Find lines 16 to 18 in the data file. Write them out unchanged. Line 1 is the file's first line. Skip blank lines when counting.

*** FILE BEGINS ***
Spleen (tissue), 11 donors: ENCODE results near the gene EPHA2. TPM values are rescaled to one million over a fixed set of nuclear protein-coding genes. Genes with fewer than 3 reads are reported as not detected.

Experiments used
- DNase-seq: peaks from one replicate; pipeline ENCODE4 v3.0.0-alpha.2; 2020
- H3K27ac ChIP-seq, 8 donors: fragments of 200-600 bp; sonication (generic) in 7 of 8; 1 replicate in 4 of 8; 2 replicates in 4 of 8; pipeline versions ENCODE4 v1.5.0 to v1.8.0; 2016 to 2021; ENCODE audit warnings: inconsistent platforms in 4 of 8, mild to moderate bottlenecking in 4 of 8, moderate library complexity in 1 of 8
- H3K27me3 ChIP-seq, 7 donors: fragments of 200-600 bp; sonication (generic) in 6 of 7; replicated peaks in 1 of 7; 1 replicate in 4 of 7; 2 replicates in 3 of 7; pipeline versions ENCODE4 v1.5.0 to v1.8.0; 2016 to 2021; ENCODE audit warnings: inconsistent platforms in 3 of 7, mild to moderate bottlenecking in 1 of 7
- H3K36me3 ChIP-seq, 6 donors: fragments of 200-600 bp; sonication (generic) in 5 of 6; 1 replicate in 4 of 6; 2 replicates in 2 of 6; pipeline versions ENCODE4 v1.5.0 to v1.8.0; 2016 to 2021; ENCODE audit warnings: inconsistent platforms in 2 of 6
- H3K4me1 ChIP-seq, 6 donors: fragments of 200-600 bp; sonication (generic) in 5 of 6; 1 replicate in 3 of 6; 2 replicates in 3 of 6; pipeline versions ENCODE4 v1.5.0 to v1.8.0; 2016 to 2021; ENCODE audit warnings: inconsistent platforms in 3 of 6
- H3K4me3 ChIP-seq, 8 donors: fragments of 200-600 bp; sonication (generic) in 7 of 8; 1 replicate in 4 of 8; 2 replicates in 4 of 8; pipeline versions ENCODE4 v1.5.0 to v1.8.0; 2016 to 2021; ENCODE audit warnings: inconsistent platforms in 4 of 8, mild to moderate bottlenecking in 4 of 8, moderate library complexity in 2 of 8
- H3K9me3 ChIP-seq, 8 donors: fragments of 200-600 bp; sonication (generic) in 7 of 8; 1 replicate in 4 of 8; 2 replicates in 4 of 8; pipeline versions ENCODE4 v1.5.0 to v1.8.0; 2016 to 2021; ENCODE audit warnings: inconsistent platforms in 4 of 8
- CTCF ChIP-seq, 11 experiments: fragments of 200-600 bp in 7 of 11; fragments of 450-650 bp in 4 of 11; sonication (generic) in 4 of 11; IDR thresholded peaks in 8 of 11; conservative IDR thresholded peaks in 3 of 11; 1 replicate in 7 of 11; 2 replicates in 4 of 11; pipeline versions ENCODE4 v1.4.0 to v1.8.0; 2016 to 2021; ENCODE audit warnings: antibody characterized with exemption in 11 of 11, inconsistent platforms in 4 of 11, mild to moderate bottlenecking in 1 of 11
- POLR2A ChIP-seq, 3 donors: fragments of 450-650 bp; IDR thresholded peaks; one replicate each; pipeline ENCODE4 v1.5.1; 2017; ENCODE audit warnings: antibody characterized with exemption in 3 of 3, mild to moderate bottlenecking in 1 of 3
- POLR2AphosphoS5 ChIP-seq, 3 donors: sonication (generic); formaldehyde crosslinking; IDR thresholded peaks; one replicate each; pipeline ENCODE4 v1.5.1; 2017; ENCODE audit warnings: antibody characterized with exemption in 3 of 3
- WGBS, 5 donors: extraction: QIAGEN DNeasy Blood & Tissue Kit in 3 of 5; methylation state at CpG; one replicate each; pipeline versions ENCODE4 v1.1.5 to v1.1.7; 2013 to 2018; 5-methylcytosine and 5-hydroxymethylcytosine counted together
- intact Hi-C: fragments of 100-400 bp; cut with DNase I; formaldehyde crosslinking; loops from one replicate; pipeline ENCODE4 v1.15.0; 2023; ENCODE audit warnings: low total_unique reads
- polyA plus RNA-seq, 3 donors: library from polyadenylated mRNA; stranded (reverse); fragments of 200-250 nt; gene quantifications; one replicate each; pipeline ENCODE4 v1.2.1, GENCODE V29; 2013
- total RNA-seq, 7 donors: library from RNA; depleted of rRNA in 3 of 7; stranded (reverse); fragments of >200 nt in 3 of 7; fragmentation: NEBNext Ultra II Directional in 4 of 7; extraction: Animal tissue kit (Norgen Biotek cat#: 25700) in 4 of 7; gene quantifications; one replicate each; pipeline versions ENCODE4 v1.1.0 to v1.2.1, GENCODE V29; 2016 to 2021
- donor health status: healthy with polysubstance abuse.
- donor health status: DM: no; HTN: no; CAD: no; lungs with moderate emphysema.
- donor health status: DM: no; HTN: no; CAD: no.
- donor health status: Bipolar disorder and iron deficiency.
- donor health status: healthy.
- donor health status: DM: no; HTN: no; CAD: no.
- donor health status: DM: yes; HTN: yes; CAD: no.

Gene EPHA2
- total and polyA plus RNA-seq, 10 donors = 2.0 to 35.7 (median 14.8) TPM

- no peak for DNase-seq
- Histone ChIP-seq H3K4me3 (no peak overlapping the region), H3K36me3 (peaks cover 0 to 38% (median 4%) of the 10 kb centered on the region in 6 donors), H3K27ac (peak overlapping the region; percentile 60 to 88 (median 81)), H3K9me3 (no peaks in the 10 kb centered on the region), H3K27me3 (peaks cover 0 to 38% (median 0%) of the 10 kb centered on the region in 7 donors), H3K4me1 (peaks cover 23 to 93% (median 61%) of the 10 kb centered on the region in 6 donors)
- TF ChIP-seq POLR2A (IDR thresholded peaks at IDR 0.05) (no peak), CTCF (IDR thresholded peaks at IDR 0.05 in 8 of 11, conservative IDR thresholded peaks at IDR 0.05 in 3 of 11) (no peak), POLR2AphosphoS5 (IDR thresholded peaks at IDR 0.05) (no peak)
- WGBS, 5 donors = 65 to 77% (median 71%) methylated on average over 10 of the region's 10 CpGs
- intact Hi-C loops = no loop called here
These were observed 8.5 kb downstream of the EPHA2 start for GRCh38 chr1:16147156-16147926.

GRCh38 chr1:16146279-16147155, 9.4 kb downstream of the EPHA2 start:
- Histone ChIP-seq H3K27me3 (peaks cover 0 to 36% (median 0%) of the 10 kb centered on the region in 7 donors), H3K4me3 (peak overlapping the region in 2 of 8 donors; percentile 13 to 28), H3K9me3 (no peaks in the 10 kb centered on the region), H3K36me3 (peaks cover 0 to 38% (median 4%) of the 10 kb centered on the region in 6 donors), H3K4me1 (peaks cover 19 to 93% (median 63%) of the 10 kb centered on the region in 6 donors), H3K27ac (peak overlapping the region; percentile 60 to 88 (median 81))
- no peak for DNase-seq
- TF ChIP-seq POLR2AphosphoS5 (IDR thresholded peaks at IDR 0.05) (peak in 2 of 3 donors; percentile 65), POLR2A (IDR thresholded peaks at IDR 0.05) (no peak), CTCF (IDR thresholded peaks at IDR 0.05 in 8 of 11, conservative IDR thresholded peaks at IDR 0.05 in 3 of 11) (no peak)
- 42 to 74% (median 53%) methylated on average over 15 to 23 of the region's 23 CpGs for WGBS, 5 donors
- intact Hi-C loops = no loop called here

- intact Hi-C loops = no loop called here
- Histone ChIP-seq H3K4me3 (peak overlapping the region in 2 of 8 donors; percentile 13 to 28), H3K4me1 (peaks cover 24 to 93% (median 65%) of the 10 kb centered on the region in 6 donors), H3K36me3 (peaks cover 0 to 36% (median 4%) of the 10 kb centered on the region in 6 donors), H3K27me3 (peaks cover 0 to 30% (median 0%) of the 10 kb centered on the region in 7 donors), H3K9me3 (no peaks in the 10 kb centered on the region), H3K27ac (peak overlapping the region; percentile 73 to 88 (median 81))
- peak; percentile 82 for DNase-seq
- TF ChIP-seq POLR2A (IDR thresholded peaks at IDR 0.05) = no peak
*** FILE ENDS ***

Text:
- total RNA-seq, 7 donors: library from RNA; depleted of rRNA in 3 of 7; stranded (reverse); fragments of >200 nt in 3 of 7; fragmentation: NEBNext Ultra II Directional in 4 of 7; extraction: Animal tissue kit (Norgen Biotek cat#: 25700) in 4 of 7; gene quantifications; one replicate each; pipeline versions ENCODE4 v1.1.0 to v1.2.1, GENCODE V29; 2016 to 2021
- donor health status: healthy with polysubstance abuse.
- donor health status: DM: no; HTN: no; CAD: no; lungs with moderate emphysema.